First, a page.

Putting Pedals To Metals In "Need For Speed: The Run"
The Electronic Arts booth at E3 this year was bombarded with gamers and press. It was a miracle of sorts that no one passed out from the sheer insanity engulfing their space, as every big-named title they were pushing was on the floor for all to try out. I almost found myself unable to play a single title EA was promoting, until I quickly found an opening at the Need For Speed booth. This year will mark the eighteenth release in the popular racing series, and from what I demoed in Need For Speed: The Run the folks at EA are raring to keep your heart pounding with excitement.
Need For Speed: The Run has you taking control of Jack, a man on the run from the law and those who want him dead. In order to escape from life behind bars Jack must partake in a three-thousand mile cross-country race, starting off in San Francisco and ending in New York City. In order to partake in the race Jack must get his wheels by any means necessary, as evident in the level I played.
The opening to the level had Jack dropkicking a Chicago cop before stealing his police cruiser. From there you had to race through the streets, avoiding police vehicles who are trying to push you off the road, helicopters that try to cease your vehicle's operations via shooting it to pieces, road blocks and other hazards that do all that they can to stop you from reaching your objective. You can evade these dangers by swerving into ongoing traffic, driving through tunnels and running any driver off the road in order to reach your goal. Once the main level finished Jack found himself crashing off-road, waking up in a daze on the train tracks. Quickly I had to unbuckle my seatbelt, smash the front window and make my escape before my journey was cut short.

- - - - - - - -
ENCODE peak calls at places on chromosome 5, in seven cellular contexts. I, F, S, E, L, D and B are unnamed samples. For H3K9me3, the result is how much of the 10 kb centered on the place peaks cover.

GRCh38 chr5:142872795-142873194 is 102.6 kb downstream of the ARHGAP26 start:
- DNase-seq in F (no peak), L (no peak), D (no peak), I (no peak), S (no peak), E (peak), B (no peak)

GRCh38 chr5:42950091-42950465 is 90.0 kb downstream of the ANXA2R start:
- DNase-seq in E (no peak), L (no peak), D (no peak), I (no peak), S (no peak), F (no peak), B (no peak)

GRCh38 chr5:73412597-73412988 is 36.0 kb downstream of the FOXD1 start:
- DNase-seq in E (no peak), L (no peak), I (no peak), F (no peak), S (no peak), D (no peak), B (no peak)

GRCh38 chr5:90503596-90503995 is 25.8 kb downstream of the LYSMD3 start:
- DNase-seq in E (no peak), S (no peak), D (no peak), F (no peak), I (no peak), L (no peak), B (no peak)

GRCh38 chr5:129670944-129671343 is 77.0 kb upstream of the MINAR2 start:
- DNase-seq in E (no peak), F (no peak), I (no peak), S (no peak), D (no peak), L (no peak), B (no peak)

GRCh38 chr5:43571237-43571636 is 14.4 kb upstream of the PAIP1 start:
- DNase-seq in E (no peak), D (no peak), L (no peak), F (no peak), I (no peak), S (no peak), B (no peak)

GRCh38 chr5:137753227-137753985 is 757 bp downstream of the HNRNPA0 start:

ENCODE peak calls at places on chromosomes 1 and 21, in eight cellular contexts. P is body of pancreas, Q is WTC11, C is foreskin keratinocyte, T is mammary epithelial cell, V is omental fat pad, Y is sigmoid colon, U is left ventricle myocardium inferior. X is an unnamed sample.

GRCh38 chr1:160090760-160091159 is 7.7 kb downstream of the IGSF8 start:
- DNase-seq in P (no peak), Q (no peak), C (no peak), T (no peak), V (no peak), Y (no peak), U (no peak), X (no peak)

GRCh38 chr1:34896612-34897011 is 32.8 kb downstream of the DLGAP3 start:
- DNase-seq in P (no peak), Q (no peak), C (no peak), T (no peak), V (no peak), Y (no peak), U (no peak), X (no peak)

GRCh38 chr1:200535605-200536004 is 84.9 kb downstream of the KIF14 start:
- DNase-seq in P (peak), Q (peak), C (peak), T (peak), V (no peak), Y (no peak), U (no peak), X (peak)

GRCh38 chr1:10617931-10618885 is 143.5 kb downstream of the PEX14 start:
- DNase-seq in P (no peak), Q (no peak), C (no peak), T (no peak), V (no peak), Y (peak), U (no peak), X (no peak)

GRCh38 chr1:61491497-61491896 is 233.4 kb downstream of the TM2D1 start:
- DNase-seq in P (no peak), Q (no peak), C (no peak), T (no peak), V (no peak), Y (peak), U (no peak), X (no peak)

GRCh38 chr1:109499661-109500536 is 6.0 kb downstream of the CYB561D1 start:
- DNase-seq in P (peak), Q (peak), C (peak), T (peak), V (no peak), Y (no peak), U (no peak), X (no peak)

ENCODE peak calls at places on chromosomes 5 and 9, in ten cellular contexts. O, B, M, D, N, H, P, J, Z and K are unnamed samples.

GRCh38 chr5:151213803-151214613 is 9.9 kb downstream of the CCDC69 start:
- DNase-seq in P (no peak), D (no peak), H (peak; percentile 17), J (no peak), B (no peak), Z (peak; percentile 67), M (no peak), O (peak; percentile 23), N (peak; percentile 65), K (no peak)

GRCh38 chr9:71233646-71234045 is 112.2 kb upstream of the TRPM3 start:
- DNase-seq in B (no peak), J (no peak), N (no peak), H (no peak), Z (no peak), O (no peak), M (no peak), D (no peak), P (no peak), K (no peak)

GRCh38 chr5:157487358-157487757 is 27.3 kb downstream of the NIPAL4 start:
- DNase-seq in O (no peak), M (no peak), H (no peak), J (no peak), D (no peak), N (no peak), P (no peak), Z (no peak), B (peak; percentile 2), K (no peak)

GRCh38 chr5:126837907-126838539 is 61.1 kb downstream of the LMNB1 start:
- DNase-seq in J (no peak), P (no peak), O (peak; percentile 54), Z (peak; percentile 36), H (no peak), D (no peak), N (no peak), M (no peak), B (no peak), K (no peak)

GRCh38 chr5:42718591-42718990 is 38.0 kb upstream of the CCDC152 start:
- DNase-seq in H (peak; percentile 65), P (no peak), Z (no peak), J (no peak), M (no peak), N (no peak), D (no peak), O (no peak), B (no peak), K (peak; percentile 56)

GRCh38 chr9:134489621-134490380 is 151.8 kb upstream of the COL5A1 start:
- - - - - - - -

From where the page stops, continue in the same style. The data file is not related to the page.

The amount of detail put into Need For Speed: The Run was outstanding, as I noticed even the tiniest scratches and dents were finely-tuned in the game. When a nearby car exploded its pieces flew everywhere, and it even gave your vehicle a good shaking up to throw your steering off a bit. Quick thinking seems to be the key to survival, as you weren't given much time to decide on turns and navigating through tight spaces. One issue I had with the game, however, was a tad bit of lag in the controls department. There were a couple moments where I told my controller to veer off to avoid oncoming vehicles, only to see that I crashed headfirst into them.
I am curious to see how Need For Speed: The Run will use on-foot tactics. In some of the videos I noticed Jack evading police fire on a rooftop, followed by controller commands during jump sequences and fights. Whether or not the on-foot segments will be free-roaming or be interactive FMVs remains to be seen, though I hope it'll be the former so as to make the gameplay a bit more interesting. Also interesting to see is how weather conditions will affect the overall gameplay, with natural occurrences such as avalanches and desert storms playing a role in where the level takes you.
It won't be long before we hear more about Need For Speed: The Run, as it is due for the Xbox 360, PS3, Wii, 3DS and PC on November 15. Those looking for the true successor to Hot Pursuit might have their title right here, as the game is looking to be packed with enough adrenaline and jaw-dropping moments that will keep you at the edge of your seat.